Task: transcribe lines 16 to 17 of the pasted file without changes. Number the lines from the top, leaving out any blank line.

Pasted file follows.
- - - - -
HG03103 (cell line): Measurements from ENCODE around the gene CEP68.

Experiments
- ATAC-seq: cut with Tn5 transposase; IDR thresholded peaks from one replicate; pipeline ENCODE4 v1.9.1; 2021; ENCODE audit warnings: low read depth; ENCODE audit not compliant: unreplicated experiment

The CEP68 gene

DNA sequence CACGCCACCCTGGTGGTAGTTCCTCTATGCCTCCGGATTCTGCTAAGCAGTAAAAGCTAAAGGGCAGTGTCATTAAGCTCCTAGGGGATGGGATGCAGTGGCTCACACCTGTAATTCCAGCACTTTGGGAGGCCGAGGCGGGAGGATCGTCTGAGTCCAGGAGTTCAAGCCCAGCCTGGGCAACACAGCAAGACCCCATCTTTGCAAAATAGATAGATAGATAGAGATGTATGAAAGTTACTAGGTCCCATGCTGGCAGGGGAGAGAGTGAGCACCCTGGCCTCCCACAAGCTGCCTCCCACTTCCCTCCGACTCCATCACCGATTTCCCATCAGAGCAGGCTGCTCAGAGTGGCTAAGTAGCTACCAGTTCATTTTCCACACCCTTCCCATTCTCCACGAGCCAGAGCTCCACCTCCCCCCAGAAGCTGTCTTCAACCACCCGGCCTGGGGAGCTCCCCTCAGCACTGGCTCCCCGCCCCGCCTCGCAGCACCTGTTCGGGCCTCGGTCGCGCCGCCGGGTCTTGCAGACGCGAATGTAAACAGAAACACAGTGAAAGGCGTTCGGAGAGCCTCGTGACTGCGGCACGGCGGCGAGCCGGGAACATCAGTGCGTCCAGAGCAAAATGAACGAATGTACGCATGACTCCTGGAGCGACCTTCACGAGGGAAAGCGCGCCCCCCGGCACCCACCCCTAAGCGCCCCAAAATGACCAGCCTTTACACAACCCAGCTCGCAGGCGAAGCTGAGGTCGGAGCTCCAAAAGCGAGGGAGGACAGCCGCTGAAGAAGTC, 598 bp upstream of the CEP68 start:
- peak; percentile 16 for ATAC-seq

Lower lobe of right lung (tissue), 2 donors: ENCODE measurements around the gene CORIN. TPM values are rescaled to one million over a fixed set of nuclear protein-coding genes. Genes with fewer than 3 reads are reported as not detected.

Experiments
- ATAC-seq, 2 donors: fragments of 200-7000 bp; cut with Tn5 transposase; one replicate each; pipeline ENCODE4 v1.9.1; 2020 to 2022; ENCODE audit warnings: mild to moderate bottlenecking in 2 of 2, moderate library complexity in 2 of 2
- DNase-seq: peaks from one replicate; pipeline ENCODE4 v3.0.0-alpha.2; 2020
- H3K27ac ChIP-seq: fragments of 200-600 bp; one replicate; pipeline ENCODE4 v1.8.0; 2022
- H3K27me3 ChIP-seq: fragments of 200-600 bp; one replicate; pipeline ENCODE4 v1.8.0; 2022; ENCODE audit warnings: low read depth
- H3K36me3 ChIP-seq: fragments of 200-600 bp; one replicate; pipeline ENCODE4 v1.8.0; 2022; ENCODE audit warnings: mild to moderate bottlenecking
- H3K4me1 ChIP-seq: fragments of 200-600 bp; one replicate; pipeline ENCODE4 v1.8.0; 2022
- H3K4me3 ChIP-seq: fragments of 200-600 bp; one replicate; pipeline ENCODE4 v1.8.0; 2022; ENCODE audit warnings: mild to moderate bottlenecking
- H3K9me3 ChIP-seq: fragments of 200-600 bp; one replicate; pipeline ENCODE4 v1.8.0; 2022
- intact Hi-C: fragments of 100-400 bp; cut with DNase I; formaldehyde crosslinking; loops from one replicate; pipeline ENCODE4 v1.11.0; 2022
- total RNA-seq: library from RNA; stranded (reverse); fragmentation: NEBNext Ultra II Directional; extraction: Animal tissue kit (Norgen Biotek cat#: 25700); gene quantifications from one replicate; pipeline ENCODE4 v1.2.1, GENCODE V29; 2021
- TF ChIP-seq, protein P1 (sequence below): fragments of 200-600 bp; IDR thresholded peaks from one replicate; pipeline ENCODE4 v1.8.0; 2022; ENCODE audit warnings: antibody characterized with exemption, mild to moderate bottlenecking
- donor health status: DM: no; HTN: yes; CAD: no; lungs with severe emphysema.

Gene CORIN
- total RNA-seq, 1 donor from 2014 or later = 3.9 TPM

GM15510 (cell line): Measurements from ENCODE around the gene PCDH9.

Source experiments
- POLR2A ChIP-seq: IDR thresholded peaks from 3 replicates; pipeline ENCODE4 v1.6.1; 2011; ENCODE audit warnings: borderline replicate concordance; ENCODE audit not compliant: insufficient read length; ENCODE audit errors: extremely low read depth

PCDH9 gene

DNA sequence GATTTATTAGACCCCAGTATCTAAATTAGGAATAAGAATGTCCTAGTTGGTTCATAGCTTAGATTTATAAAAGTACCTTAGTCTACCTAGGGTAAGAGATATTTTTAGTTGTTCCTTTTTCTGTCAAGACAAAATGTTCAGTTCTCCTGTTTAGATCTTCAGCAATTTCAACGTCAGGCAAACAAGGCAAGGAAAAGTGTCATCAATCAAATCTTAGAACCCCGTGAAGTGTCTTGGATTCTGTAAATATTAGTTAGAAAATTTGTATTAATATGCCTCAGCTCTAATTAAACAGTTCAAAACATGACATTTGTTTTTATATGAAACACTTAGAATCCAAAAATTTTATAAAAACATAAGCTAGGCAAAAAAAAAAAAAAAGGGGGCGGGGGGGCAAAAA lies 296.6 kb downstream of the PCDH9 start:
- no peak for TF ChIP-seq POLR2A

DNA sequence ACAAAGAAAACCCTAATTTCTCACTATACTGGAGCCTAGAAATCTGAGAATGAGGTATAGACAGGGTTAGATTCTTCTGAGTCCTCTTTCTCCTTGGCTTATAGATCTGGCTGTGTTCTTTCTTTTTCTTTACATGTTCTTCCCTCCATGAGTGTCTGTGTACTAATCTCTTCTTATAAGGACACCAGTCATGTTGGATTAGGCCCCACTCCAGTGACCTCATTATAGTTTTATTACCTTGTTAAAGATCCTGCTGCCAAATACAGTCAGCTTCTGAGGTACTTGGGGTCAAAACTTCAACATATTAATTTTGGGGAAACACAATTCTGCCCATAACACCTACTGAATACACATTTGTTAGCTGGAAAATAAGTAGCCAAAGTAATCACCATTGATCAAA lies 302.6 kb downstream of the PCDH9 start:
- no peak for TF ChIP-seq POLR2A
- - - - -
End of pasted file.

- H3K9me3 ChIP-seq: fragments of 200-600 bp; one replicate; pipeline ENCODE4 v1.8.0; 2022
- intact Hi-C: fragments of 100-400 bp; cut with DNase I; formaldehyde crosslinking; loops from one replicate; pipeline ENCODE4 v1.11.0; 2022